If your home is on the market and you’ve finally received an offer from a potential buyer, there are usually just a few more steps you need to take before closing day. Most buyers will want to schedule a home inspection to confirm your property is in good condition before they move forward with the biggest purchase they’ll probably make in their lifetime.
As a seller, what is the best way to prepare for a home inspection to ensure everything goes smoothly? While you can’t control the entire outcome of the inspection, there are some things you can do to get your home inspection ready. This guide has some helpful tips so you can take a few steps to prepare your home for an inspection. These tips will give you peace of mind and help you feel better knowing your home will likely receive an offer.
Buyers and home inspectors: what you need to know
Home inspectors will look at the major components of your home, like the plumbing and electrical system, as well as the home’s overall structural integrity. They’ll also take a closer look at the roof and may confirm that there are no signs of asbestos. As for the structure, home inspectors will look for signs of trouble, including cracks in basement walls, gaps or cracks around window and door frames, and any signs that the home is tilting, shifting, or leaning. They’ll also take note of uneven or bouncy floors and other red flags. As a seller, you won’t need to worry about things like the wall paint color, the type of flooring you have, or how clean your home is (although it can’t hurt to tidy things up before the day arrives). Significant issues like leaks, foundation problems, or roof issues certainly are cause for concern. Before listing your home, do your own inspection to help you be proactive before it goes up for sale.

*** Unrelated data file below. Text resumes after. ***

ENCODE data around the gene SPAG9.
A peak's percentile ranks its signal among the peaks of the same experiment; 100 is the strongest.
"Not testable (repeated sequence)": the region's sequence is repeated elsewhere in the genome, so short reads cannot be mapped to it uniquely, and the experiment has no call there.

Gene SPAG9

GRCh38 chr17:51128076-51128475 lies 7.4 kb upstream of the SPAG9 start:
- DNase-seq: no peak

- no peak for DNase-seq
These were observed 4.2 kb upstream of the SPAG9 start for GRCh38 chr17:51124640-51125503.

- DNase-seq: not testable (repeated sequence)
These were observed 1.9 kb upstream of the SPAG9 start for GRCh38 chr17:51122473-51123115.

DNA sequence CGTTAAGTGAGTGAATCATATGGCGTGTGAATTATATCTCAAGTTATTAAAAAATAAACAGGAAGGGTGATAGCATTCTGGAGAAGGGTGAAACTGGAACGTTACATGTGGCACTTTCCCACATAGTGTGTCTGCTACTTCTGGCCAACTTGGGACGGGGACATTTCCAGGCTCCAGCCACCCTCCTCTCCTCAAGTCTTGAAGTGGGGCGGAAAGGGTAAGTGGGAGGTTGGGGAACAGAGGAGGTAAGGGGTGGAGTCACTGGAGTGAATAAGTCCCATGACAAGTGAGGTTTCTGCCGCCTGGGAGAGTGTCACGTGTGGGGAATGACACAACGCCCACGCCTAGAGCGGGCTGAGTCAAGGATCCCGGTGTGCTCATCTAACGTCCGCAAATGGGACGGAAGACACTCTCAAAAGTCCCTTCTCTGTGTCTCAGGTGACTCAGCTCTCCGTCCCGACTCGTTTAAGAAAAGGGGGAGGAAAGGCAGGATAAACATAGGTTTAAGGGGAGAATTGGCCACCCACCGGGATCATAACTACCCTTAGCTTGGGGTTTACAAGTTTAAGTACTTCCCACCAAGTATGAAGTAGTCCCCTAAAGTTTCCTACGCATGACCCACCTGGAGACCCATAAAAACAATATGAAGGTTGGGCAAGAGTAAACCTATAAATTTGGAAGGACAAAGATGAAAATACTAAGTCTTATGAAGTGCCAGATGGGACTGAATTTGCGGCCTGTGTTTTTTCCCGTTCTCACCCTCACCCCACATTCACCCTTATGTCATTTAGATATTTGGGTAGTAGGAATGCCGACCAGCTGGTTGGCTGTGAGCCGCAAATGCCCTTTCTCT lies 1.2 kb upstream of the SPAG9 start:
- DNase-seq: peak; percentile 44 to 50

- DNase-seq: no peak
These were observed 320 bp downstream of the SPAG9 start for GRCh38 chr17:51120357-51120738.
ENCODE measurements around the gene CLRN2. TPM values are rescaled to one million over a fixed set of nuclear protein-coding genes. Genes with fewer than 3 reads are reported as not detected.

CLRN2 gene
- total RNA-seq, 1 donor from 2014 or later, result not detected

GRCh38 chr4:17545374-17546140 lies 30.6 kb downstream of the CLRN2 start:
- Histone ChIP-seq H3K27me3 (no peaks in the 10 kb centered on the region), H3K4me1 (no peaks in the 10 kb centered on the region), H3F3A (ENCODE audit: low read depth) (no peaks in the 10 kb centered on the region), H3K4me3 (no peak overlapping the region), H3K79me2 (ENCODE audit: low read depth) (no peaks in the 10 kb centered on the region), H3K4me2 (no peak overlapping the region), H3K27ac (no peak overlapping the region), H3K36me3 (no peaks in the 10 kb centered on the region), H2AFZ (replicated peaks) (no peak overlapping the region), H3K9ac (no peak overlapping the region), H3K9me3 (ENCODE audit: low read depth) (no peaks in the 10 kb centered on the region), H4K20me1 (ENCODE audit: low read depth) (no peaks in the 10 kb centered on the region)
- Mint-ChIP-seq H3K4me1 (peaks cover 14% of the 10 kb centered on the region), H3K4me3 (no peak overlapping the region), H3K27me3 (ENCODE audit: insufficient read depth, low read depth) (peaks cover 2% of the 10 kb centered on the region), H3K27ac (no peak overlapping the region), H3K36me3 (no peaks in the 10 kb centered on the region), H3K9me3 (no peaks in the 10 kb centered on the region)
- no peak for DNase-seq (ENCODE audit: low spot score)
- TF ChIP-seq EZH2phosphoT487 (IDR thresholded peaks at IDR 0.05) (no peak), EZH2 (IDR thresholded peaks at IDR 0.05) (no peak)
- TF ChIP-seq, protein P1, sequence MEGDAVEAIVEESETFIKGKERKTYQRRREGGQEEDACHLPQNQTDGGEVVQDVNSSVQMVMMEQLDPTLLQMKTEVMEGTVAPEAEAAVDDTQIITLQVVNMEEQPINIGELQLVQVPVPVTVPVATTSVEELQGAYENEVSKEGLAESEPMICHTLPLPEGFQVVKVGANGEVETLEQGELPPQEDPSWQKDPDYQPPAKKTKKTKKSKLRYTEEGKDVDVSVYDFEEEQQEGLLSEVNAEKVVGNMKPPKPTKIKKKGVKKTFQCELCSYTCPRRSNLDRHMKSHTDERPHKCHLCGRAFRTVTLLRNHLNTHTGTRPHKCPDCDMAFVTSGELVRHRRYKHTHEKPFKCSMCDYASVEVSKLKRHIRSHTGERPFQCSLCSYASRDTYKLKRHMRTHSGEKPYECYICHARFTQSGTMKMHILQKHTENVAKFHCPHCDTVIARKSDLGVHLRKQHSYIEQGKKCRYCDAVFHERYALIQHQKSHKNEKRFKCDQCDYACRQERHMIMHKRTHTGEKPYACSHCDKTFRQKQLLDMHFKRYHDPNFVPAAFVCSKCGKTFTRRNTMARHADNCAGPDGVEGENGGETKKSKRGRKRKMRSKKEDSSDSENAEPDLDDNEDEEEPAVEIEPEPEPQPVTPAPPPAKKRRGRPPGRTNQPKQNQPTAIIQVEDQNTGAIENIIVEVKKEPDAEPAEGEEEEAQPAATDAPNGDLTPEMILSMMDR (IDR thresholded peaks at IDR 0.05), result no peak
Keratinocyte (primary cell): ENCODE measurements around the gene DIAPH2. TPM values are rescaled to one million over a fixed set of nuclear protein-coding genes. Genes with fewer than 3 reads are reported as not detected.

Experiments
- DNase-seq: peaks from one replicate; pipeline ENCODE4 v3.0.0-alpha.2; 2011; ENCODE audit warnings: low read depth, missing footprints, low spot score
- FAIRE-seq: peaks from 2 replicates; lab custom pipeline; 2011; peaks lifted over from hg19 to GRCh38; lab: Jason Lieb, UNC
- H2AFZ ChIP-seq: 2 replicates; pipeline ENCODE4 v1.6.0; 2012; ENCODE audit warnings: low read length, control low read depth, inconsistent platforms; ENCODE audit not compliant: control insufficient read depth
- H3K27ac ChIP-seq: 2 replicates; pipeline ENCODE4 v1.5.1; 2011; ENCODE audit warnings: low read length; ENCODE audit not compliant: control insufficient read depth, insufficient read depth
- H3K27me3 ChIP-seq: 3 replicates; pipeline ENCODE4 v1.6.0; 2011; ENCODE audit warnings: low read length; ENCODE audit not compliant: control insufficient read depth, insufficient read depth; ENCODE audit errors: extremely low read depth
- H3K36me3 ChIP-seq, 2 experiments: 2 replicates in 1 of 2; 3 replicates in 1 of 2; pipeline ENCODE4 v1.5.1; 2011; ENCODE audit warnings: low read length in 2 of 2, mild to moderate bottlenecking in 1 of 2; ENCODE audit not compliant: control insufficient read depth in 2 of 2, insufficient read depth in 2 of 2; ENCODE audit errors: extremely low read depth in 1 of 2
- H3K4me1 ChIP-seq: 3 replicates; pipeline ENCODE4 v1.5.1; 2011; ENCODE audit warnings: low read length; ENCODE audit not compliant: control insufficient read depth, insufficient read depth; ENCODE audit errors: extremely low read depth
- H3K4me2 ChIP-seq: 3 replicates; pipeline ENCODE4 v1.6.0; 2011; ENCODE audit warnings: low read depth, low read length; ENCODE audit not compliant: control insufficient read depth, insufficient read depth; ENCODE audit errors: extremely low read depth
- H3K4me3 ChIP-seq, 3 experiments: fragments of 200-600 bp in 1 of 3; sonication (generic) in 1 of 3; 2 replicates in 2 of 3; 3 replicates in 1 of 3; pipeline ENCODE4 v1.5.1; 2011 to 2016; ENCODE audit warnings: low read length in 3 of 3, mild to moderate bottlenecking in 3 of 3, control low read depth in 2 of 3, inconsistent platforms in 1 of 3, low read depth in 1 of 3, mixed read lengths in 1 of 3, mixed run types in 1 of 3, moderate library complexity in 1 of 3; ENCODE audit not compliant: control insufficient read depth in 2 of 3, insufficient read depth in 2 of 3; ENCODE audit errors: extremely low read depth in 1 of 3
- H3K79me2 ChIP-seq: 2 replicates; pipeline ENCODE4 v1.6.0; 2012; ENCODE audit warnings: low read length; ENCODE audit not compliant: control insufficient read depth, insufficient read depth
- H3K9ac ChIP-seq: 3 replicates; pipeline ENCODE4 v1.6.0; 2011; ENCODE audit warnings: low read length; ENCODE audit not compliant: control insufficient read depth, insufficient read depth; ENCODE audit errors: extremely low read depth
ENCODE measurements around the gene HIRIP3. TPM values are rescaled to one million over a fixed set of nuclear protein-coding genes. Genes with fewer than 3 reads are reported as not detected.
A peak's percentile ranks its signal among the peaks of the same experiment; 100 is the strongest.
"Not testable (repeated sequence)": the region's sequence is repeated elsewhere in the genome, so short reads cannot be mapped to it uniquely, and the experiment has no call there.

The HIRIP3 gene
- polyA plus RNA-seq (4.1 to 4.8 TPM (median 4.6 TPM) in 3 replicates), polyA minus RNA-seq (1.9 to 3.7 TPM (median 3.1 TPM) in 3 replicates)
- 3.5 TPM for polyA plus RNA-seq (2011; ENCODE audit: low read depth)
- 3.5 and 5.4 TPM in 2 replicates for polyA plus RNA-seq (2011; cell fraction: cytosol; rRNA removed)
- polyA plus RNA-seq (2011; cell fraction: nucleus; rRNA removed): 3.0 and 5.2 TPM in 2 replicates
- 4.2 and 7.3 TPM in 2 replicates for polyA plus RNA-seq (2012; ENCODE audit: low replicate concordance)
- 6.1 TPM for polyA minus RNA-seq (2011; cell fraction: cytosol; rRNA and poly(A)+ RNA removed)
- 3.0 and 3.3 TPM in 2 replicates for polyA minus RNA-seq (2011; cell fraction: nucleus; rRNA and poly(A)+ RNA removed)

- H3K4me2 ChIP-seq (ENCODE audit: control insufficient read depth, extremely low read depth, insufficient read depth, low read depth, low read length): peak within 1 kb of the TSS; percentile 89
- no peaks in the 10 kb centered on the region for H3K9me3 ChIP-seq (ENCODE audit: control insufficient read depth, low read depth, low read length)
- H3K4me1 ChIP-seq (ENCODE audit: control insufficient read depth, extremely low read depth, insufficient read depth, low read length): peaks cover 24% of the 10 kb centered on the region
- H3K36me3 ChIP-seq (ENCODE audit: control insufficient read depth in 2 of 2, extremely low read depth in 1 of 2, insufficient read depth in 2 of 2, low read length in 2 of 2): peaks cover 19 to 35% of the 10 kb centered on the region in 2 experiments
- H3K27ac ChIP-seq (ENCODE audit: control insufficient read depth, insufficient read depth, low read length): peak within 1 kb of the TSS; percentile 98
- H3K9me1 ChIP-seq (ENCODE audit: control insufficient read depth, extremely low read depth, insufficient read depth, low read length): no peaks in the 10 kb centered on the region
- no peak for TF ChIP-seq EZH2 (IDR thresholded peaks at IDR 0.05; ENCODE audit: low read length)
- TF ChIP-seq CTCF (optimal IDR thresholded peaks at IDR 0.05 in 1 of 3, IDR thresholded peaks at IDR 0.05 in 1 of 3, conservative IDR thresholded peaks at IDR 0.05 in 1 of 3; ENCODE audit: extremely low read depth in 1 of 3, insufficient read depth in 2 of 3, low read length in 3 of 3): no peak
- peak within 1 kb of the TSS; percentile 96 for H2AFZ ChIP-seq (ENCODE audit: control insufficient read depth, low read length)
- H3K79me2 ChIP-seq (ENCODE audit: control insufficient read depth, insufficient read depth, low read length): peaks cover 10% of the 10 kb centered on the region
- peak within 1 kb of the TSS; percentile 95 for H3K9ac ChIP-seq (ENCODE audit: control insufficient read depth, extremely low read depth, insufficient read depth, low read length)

How to prepare an inspection
Here are some ways you can prepare for a home inspection ahead of time:
1. Fix the toilets
If your toilets are running for too long after you flush them, try to get this issue fixed now. It’s a simple task that most homeowners can do with a few simple tools from a local home improvement store.
2. Check your kitchen cabinet doors